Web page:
BOLD: A Cryptic Species Complex
Discover the science of DNA barcoding and how it is being used to discover and catalog the world's vast – and threatened – biodiversity.
Things are not always as they seem, in art or nature. Artists and scientists are charged with seeing the world around them: for the 21st century, technology is a powerful force to both disciplines. In Joseph Rossano's innovative work, the closer you move, the harder the specimen is to discern, and the letters of the DNA barcode uniquely represent the species and open the future of bioliteracy.
Bring your smartphone to read the QR codes and learn more about this new genetic tool and the diversity and cryptic species it reveals. Or simply open the curved edge on the hinged QR code panels that bookend the sculpture for more information.
Joe Rossano's BOLD series of artwork vividly and powerfully depicts how technology is influencing our still nascent understanding of the natural world. This has great value to organizations such as ours who are working on the front lines of biodiversity protection in the tropics.
Wikipedia defines a cryptic species complex as: “….a group of species which satisfy the biological definition of species—that is, they are reproductively isolated from each other—but whose morphology is very similar (in some cases virtually identical). …Such groups are being discovered as DNA analysis is applied more widely." These true species are different than mimics: Mimics are species trying to look like, or act like something else: a fly that at first glance looks like a bee, but is still a fly.
My "Cryptic Species Complex" is a group of seemingly identical butterflies, all with similar origins, the same appearance, but which in fact with isolation have developed into unique species over time. The installation, an interactive sculpture, leads the viewer on a journey to realize the depth of Biodiversity in what appear to be identical individual butterflies. Each of these blue butterflies, despite their conspicuous similarities, is a unique species. Each subsists on a host plant that will not sustain another. Each flourishes in habitat where others do not prevail.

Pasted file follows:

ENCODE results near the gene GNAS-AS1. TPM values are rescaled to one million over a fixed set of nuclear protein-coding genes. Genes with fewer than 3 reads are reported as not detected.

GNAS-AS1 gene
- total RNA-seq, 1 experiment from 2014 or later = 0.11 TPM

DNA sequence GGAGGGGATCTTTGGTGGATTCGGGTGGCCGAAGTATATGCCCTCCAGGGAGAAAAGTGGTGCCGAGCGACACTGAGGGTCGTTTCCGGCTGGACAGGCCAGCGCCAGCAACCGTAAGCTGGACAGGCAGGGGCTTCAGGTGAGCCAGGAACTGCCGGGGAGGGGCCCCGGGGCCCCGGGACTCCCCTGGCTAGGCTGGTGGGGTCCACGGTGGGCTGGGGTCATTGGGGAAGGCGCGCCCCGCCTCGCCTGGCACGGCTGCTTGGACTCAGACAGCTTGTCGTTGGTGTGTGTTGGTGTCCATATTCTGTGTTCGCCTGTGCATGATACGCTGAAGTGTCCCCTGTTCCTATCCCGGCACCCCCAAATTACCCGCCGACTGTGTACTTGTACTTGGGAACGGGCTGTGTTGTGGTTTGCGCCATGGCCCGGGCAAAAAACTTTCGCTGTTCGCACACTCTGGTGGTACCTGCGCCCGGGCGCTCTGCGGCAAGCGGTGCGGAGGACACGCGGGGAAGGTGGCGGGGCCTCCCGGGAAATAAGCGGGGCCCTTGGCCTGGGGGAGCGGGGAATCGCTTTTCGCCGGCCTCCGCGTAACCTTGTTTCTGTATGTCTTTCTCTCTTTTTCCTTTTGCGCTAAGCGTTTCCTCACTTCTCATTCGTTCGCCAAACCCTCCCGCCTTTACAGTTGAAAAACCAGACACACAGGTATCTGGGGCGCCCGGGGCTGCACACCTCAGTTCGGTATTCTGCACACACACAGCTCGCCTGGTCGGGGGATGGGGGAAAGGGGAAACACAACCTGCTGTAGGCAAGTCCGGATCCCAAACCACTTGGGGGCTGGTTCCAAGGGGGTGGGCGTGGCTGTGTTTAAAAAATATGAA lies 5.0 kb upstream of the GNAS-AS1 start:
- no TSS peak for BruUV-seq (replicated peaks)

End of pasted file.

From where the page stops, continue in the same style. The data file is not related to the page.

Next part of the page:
Only when the viewer sees an image of the larval caterpillars--the juveniles of each species--so very different in color and form, is the diversity revealed. Yet that depth of life history is rarely known even to the most experienced biologists.
My glass, acrylic, and polyurethane foam depictions of colorful butterflies are the medium employed to illuminate the power of DNA barcoding technology to examine species diversity hidden for centuries in plain sight. Using a common smart phone application, a web address, or simply reading the texts hidden beneath each of the two dimensional codes, the viewer is brought to understand how DNA barcoding deciphers these mysteries of the natural world. How does my work speak to a new generation? Global biodiversity is the ultimate source of regeneration: as human activity in the Anthropocene Era destroys diversity, we lose the raw material of generations. Evolution put at risk; opportunity lost. And these beautifully cryptic species, with their genetic subtleties, reveal that the extent to which we diminish future generations well beyond what already seems visible at first glance. My BOLD installation applies technology of this moment's generation to expand and deepen understanding earned by now- vanishing generations of taxonomists who toiled to comprehend the world around us. How will the new generation learn to read the natural world, to become bioliterate? When they hold a tool that allows them to read nature. What will they do with it? What do second graders do with their futures when given the reading key to the library of human knowledge? They explore and find their way and build their own and our collective future in ways we can't begin to imagine. Each butterfly is constructed from foam originally used to manufacture composite components for US fighter aircraft, both recycling and trans-generational irony: from the wings of war are generated a delicate symbol of peace. In addition to the salvaged foam, the glass frit, the acrylic boxes, their backs, and most of the accompanying texts are themselves recycled. Only some of the paint and the glue are not on their second use. A Cryptic Species Complex was first displayed at the Museum of Northwest Art (MoNA), then at The South Australian Museum, Adelaide, 2011-12.
BOLD: A Cryptic Species Complex was created with the support of Kyoto Prize Laureate, Dr. Daniel Janzen (U. Penn.), Dr. Winnie Hallwachs (U. Penn), Dr. Paul Hebert (U. of Guelph, Ontario), and The Ontario Genomics Institute (OGI), Canada.